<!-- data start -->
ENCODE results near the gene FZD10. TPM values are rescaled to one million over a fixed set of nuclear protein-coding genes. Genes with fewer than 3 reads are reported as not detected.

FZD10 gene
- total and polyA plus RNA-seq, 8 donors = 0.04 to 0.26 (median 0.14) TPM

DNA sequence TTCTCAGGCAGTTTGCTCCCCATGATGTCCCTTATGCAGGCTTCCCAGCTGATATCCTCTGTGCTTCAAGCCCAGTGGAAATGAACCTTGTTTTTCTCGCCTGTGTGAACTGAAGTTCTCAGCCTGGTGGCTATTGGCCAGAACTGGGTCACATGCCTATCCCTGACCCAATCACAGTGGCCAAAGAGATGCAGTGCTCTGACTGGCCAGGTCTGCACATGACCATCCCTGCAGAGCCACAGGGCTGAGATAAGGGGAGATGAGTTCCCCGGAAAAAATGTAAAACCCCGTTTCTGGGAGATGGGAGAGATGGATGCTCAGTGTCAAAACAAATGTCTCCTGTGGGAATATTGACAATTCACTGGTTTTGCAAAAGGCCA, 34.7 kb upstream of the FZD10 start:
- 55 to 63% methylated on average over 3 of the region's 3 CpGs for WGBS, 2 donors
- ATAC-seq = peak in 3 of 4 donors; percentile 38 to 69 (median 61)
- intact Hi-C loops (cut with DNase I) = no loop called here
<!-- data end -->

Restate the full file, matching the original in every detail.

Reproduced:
ENCODE results near the gene FZD10. TPM values are rescaled to one million over a fixed set of nuclear protein-coding genes. Genes with fewer than 3 reads are reported as not detected.

FZD10 gene
- total and polyA plus RNA-seq, 8 donors = 0.04 to 0.26 (median 0.14) TPM

DNA sequence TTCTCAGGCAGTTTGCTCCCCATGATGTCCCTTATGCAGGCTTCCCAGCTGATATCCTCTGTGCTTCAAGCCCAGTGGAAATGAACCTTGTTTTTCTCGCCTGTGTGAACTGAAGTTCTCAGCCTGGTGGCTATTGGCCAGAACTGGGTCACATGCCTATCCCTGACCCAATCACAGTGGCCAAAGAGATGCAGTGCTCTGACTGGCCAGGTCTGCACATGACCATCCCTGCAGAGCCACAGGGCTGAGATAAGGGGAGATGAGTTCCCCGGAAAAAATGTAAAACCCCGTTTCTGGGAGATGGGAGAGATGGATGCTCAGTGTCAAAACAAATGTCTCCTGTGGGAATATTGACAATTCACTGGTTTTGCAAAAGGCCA, 34.7 kb upstream of the FZD10 start:
- 55 to 63% methylated on average over 3 of the region's 3 CpGs for WGBS, 2 donors
- ATAC-seq = peak in 3 of 4 donors; percentile 38 to 69 (median 61)
- intact Hi-C loops (cut with DNase I) = no loop called here